Okay, I am confused on the global statement. To my knowledge it lets you easily access variables from a function to be used in the session. Now someone said that it's useless and you shouldn't use it in your code. Is this true?

As your code gets more complex and longer, a function could change the value of the global variable and make your code buggy. This kind of bug might be hard to figure out! Now your life has just been made a lot harder!

Well, I always set the global variables in the function to a new variable, then delete the original global variable. So then would the new variable (outside the function) inherit the global trait?

Well, I always set the global variables in the function to a new variable, then delete the original global variable. So then would the new variable (outside the function) inherit the global trait?

Can you give us an example?

Sure. Here's a little code example.

def testfunc():
    global c
    c = "test"

testfunc()
c1 = c
del c
print (c1)
input ()

So there are only 2 questions.

1. Does c1 inherit the global trait, or remain local
2. Does the global trait remained assigned to a variable named c, or would deleting the variable also delete the global statement.

1. Does c1 inherit the global trait, or remain local
2. Does the global trait remained assigned to a variable named c, or would deleting the variable also delete the global statement.

There is nothing special with a global variable. The statement global c in testfunc only means that the name 'c' used in the function's body is the same as the name 'c' defined at module level, and not a new name local to this function. When testfunc returns, nothing remains of this 'global trait' that could be inherited by c1.
As JugglerDrummer said above, not using global variables is a programming paradigm. It's a matter of code design. Module level variables are OK when they have constant value, and usually written in uppercase letters, like

HOST = '127.0.0.1'
PORT = 9000

It shouldn't be a religion, use global variables if you need them, but with some experience with python, you might end up avoiding global variables too.

Gribouillis is right, global constants have their place, but like he mentioned, make them stick out. One time when all upper case is appropriate.

def testfunc():
    global c
    c = "test"

testfunc()
c1 = c
del c
print (c1)
input ()

My question is : why don't you do

def testfunc():
    return "test"

c1 = testfunc()
print (c1)

I totally agree with what is said : globals should never be used except if you really know what you do. It's very dangerous.
I don't see that it makes things easier (maybe when you write your code for first time). In your example, where is the need of a global ?

My question is : why don't you do

def testfunc():
    return "test"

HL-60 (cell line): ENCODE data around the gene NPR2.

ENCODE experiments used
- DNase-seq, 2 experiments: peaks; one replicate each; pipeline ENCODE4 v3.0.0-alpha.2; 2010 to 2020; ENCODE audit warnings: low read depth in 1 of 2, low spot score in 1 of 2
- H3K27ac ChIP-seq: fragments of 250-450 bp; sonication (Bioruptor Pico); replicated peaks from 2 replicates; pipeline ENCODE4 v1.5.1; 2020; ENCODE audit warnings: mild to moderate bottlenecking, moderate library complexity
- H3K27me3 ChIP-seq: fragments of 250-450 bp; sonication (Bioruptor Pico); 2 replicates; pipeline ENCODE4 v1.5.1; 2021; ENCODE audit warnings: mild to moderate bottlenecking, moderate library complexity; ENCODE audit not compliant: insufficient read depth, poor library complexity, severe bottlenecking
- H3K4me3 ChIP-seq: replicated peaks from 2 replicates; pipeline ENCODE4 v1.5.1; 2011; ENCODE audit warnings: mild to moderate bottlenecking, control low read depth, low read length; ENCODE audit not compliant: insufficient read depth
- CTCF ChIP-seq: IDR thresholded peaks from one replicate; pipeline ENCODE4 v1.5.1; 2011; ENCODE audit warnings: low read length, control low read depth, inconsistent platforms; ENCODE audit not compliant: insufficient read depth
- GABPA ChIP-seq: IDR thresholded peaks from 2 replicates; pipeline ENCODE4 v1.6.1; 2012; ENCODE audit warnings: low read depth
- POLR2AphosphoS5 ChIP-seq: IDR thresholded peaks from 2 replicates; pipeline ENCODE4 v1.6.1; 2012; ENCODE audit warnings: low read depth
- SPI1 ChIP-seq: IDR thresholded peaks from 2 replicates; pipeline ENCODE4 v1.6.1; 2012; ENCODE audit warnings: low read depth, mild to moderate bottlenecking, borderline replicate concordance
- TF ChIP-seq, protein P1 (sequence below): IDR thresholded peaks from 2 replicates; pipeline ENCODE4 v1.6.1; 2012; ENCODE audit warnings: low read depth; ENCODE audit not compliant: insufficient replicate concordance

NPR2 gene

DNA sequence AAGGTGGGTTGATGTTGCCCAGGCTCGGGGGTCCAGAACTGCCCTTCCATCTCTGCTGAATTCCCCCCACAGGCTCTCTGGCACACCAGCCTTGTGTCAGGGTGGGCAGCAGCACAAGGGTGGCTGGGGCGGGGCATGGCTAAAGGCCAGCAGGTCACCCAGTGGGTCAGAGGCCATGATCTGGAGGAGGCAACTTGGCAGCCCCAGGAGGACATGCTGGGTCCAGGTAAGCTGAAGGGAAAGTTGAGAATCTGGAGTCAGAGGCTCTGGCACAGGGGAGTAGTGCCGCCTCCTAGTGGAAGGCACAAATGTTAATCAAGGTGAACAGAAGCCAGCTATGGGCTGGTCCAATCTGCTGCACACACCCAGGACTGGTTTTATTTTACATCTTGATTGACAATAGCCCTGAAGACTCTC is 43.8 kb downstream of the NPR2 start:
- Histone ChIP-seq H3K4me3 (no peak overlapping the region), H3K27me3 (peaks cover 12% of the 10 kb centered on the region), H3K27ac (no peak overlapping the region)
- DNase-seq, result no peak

c1 = testfunc()
print (c1)

Well, originally I was going to use function parameters to set the variables (i.e. testfunc(x, y, z) ) with the function and use the return, but those variables were hard to handle and weren't very flexible. Thanks for the idea though.

I was once a fond of global variables as "child" programmer.
As I went on coding, things turned harsh on me. Thanks God I then learned OOP. In OOP, you do alot of stuffs without global variable.
I have forgotten even last time i used global keyword. all I remember is alot of self.xyz and __init__

learn OOP and enjoy classes :)

Yes dont use global find other soultion like OOP.

Think of function like a black box you can only put in variabels and return variabels out.
Then you can use your function anywhere in your code.
It dont leak out in global space.

Think always about design of your code.
Say u have a global variabel that you want to doubble opp.

global_var = 10

def doubble(x):
    return 2 * x  

new_global = doubble(global_var)
print new_global  #20

Function doubble(x) er invulnerable and you can use it anyware in you code.

Well, originally I was going to use function parameters to set the variables (i.e. testfunc(x, y, z) ) with the function and use the return, but those variables were hard to handle and weren't very flexible. Thanks for the idea though.

Sorry, but I can't understand what is hard to handle and not flexible...
I think exactly the opposite. Especially in python where you have *args and **args to have non fixed number of arguments. And you can return lists or dictionnaries...

Okay, screw the global statement, here's what I've got so far.

class TestClass:
    def TestFunc():
        test = "This is working!"

obj = TestClass

print (obj.test)

input()

Now, that's all I could figure out intuitively. But it's not a surprise that it isn't working. But is there something similar that I could do to get it working.

You could use this

class TestClass:
    def __init__(self):
        self.test = None
    def test_func(self):
        self.test = "This is working"

obj = TestClass() # <-- CALL the class to create an instance
print("Before test_func(), obj.test == {0}".format(repr(obj.test)))
obj.test_func()
print("After test_func(), obj.test == {0}".format(repr(obj.test)))

Edited 7 Years Ago by Gribouillis: n/a

Uh, that's too long to substitute global, so I think I'll just use the suggested OOP way like snipsat suggested. But thanks for all the help anway :) !

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